Tuesday, February 23, 2021

Potted Elephant inspiration, and purchases

We return to the Potted Elephant for a handful of photos meant to remind myself (and maybe you too?) to be creative with how I grow my plants. I first saw this tillandsia encrusted plant in Dicks greenhouse (that is Richard Van Ingen, we'll revisit that name throughout this post). It's still just as inspiring as the first time I saw it.

Plants on a large hunk of driftwood.

And mounted on slabs of wood, evidently even begonias don't mind this treatment.

Or jewel orchids, since this Ludisia discolor appears to be happy.

I should have asked about buying this orchid in a pot made by Richard Van Ingen, the color has always put me off a bit, but I love the shape and texture—I've photographed it a few times and I really should just do it.

The orchids I've grown on a stick (purchased as such) have done very well, I should try growing more plants like this.

Even "Christmas cactus" can be mounted.

The possibilities are endless.

Ha! This gingerbread man is another Richard Van Ingen creation, Cory pulled it out knowing I'd appreciate it.

One last planting from the Potted Elephant collection.

This one I'm determined to "recreate" here at home. My jungle cactus that were so happily nested in Clifford's branches last year need to find a new place to live, I'm finally giving into Andrew's desire to prune up the lower branches of our Magnolia macrophylla.

My plan is to somehow mount them behind this large piece of driftwood. Yes that's snow—I took this photo last week, it's gone now...

...and then somehow mount that on our fence.

Like that! (ish) Wish me luck!

So what did I buy? This pair of Lepismium cruciforme spiralis came home with me, they have a little growing to do!

I also bought a small Kalanchoe beauverdii, because I was absolutely smitten with this plant growing in one of their greenhouses. Look at those flowers! 

Their plant was growing on an epiphyllum, it's a look I really liked and may try to recreate.

The best description of Kalanchoe beauverdii is one I found on World of Succulents: "Kalanchoe beauverdii is a climber with branching, gray, wiry stems that clamber and twine and hold green to dark purple, succulent leaves with numerous easily caducous bulbils on the teeth.  The leaves are very variable in shape and size, linear, narrowly spatulate, hastate, ovate to oblong, sometimes triobate-hastate, up to 2 inches long and held in widely opposite pairs alternating 90 degrees form the last pair. The reed-purple tinged, gray-green flowers hang downwards in terminal clusters in winter and spring."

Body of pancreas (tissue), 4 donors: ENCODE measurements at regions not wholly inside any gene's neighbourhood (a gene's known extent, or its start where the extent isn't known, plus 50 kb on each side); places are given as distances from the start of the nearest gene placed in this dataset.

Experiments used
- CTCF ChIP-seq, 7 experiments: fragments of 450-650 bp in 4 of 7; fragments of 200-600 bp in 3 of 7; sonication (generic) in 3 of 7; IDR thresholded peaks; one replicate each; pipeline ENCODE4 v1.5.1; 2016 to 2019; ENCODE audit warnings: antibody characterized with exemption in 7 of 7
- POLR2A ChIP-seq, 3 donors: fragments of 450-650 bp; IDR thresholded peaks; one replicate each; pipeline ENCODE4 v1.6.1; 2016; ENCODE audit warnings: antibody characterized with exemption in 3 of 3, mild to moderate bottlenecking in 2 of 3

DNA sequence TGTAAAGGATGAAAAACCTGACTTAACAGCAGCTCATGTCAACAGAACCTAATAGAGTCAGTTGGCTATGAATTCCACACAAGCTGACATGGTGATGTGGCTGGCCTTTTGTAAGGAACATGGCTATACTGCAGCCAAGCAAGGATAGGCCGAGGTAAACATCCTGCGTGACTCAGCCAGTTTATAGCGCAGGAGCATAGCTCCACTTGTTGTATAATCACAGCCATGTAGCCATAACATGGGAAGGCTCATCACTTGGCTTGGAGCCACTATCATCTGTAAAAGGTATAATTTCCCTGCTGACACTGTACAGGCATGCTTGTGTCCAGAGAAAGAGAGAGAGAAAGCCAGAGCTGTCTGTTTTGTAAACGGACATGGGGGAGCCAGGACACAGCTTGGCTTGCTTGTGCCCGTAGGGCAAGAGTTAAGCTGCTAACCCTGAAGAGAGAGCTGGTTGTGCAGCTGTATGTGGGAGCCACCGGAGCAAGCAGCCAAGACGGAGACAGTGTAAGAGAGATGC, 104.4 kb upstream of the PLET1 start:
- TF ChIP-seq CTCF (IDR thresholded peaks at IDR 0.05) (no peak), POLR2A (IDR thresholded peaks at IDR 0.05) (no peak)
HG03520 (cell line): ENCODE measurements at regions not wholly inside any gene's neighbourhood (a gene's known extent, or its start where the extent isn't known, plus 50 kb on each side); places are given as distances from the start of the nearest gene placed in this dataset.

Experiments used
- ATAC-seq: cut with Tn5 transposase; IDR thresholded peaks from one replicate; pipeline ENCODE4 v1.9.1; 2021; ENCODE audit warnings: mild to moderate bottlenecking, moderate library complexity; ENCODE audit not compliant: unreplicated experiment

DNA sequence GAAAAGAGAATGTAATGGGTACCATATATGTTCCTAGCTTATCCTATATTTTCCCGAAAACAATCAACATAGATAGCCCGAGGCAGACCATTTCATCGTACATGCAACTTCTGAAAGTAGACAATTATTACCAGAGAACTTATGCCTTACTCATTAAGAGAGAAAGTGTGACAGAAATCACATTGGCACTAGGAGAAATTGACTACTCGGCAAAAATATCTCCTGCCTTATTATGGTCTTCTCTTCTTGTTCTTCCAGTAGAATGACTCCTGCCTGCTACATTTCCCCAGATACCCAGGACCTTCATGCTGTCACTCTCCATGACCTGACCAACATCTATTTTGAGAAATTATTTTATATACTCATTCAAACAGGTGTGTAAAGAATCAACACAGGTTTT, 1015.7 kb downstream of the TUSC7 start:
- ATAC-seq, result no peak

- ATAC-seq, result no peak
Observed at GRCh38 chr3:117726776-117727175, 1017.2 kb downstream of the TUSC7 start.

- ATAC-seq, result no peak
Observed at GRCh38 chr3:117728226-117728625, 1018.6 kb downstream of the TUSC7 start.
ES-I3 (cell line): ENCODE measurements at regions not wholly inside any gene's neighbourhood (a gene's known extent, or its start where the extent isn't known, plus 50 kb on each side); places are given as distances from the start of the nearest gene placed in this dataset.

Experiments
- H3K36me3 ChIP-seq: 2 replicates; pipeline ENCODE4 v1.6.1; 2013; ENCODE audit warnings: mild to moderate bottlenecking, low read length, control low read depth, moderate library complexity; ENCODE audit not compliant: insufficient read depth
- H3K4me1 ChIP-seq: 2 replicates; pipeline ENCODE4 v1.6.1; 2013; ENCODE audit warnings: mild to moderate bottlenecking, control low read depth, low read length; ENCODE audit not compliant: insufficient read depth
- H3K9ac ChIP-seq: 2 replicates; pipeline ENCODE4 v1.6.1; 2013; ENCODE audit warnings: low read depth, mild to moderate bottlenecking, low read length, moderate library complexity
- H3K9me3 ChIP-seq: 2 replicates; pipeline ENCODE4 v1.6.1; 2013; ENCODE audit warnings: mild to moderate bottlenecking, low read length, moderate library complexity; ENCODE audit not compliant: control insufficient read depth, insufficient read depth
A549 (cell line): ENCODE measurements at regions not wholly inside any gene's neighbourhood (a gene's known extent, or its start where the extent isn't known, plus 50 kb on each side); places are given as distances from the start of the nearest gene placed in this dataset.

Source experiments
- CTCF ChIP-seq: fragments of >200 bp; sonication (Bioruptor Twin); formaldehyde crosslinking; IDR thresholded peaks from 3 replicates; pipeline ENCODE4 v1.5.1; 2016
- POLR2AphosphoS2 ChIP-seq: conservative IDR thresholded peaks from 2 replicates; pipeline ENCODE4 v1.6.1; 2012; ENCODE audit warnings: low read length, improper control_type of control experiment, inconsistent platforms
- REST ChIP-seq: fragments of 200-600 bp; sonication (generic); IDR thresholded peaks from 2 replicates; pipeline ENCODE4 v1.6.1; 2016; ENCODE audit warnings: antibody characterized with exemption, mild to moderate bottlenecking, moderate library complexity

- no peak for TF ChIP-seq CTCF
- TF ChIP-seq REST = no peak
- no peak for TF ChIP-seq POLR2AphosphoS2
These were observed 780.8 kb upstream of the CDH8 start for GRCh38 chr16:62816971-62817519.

Here's my little plant.

My final purchase was a hanging planter, or rather pieces that will become a hanging planter, from Richard Van Ingen.

I think they look vaguely leaf (lily pad?) shaped and will go nicely with my other two Richard Van Ingen hanging leaves.

This one, top...


And this one, top...

And bottom.

Weather Diary, Feb 22: Hi 53, Low 43/ Precip .18 

All material © 2009-2021 by Loree Bohl for danger garden. Unauthorized reproduction prohibited and just plain rude.


  1. This post on the PE is very timely for me! Lots of great ideas. I remember having that K. beauverdii winding through a pipe rack a few years ago -- such a cool plant.

    1. Hmm, sounds like maybe it's gone now—what happened?

  2. I love the idea of epiphytic mounting. I wonder how often they need to be watered though?

    1. As you might recall I have a ton of bromeliads mounted and hung on the fence behind the shade pavilion (a fern too!) and last year my jungle cactus collection perched in Clifford's lower branches. When we were in the 90's I tried to water once a day, in the morning. Otherwise every couple of days seemed to be quite adequate.

  3. The hanging planters you selected have much more agreeable pigment.
    The mounting and hanging options in the greenhouse are inspiring. The only thing that stumps me is watering. My Tillandsia sometimes get sprayed, (water goes everywhere...) and other times soaked for a while, but if mounted on the log it can become challenging. I'd love to hear you solution for that.

    1. During their outdoor months I simply spray them with the hose, set to the shower setting. During their indoor months it's a combination of misting and taking them over to the sink and soaking. So far everything except the trash can lid planting I put together last summer fits in the sink. Something large like the driftwood piece might have to be carried outside to be watered really well. Where there is the will, I will find a way.

  4. The mounting technique is great, but it is tough here because it's so dry. The gingerbread cookie hanger and the other similar are fun! A super creative take on planters.

    1. I understand. During our intense fire storm late last summer, with the drying winds and almost 0% humidity things dried out here very quickly and with the air quality so poor that we were warned to stay indoors watering just didn't happen. Thankfully that was only a week or so. But still, while these plants are outside we aren't getting any moisture either (no summer rain). Anything they get is supplied by me.

  5. I love these mounted plants, although I don't trust myself to give them the regular attention (water) they need, especially during our long dry periods. I love the Kalanchoe, which I don't think I've ever seen before.

    1. I don't remember ever seeing it either, but evidently Denise was ahead of us both!

  6. I was just rereading my blog from last March to see when it was that I first figured out just how big a change life was about to take.


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